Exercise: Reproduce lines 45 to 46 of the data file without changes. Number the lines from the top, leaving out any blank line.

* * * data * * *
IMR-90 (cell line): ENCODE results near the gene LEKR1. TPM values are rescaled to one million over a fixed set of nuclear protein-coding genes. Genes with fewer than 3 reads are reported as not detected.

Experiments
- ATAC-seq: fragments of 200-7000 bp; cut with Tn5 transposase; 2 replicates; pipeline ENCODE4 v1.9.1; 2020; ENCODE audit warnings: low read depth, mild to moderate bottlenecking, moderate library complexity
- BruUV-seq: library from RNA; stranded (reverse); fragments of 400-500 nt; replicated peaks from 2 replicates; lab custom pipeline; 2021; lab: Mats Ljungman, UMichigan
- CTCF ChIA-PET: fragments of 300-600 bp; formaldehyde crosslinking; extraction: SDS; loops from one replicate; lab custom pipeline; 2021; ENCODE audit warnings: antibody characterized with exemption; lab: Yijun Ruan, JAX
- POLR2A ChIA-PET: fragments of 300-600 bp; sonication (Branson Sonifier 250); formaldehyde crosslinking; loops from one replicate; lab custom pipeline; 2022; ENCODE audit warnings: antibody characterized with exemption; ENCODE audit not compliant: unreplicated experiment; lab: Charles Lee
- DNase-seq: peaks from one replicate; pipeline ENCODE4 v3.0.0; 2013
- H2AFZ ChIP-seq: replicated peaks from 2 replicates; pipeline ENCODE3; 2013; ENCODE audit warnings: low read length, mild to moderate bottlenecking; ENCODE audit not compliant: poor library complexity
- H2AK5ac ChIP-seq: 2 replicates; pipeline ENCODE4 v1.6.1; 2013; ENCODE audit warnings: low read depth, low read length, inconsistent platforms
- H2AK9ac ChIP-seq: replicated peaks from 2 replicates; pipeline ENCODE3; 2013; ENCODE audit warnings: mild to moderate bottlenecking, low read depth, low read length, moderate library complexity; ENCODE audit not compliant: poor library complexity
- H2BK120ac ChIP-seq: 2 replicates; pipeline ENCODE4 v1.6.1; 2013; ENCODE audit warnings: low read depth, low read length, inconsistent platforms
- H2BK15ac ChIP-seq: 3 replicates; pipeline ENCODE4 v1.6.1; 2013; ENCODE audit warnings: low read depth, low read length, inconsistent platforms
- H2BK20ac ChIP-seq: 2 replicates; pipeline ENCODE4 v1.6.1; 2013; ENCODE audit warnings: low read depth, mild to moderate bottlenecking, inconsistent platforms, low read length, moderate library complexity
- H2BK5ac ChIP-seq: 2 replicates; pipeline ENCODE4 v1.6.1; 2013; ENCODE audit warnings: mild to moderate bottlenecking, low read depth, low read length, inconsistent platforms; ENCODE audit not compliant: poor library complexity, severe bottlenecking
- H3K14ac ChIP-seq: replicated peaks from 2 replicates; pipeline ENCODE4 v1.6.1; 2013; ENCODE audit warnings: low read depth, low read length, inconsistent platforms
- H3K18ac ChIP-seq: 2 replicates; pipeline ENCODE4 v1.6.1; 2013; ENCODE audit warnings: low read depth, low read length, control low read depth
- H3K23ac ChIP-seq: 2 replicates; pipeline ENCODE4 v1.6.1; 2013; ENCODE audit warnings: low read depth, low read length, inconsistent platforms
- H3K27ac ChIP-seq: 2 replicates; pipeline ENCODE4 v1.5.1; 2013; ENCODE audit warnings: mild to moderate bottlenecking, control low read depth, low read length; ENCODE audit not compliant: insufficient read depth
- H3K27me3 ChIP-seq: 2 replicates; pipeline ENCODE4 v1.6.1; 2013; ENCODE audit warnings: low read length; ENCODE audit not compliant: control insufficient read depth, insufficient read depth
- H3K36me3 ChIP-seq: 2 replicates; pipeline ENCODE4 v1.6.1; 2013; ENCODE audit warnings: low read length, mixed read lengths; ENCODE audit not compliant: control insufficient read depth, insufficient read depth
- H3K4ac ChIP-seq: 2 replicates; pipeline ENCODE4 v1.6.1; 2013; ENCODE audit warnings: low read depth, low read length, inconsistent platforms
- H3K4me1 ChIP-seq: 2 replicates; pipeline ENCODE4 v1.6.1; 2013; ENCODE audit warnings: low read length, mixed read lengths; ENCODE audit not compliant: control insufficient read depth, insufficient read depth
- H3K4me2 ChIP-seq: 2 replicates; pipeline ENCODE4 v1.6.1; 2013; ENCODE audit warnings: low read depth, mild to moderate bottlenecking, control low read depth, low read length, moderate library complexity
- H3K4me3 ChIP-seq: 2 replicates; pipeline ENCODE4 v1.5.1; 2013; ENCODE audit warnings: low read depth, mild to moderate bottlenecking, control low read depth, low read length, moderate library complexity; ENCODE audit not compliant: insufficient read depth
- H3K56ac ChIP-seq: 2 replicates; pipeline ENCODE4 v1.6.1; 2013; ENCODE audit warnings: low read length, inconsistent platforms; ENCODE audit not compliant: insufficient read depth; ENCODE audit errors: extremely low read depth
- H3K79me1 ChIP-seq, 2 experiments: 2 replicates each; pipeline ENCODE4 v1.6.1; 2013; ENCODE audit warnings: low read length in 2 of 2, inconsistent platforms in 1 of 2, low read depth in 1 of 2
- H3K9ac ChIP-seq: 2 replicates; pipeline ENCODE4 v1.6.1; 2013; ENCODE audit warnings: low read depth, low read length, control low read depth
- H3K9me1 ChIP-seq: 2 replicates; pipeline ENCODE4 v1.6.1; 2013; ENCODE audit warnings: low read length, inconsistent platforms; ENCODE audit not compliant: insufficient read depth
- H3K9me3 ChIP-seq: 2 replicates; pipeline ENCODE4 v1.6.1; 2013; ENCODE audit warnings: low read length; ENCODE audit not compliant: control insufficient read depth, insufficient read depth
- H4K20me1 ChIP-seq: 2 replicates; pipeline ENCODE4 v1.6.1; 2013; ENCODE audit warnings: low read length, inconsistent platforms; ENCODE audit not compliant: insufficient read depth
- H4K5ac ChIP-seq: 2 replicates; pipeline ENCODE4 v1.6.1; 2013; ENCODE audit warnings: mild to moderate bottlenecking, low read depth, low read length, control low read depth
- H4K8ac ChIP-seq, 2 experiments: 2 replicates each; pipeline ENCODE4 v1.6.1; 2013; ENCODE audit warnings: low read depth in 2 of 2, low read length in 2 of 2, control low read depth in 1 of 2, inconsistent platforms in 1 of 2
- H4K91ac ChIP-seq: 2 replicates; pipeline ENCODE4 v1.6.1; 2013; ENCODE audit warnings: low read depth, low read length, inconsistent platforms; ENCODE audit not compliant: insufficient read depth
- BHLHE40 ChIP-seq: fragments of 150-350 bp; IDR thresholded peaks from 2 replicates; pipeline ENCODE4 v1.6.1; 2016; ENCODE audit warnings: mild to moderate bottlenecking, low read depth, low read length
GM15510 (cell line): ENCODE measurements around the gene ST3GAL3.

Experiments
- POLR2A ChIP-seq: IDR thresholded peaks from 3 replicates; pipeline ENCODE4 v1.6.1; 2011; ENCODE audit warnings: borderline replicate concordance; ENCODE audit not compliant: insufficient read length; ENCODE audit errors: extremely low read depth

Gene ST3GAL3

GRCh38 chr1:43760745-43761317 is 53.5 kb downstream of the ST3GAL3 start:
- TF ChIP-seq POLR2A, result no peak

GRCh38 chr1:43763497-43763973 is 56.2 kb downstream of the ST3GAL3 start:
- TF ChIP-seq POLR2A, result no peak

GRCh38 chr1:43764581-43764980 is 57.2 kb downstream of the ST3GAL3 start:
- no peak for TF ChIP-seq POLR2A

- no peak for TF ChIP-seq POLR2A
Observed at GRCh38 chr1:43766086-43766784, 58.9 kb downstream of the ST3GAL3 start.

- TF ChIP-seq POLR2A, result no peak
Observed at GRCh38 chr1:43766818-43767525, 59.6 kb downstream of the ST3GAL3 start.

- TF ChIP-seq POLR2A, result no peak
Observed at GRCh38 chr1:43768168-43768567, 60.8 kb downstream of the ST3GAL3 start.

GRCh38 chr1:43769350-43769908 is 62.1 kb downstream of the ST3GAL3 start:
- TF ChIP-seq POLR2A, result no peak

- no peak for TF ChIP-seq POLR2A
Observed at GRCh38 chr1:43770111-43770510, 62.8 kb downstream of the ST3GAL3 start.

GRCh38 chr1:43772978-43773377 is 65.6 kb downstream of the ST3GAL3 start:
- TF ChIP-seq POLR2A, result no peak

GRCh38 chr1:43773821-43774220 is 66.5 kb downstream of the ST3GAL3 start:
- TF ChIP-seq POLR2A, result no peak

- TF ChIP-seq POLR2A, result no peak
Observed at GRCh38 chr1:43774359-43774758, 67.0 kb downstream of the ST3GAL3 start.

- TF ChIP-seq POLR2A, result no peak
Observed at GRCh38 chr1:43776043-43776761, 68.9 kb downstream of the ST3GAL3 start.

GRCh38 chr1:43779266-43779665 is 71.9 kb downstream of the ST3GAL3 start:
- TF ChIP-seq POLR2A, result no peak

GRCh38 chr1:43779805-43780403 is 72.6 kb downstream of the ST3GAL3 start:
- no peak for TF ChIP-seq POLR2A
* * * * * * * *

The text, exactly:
- no peak for TF ChIP-seq POLR2A
Observed at GRCh38 chr1:43766086-43766784, 58.9 kb downstream of the ST3GAL3 start.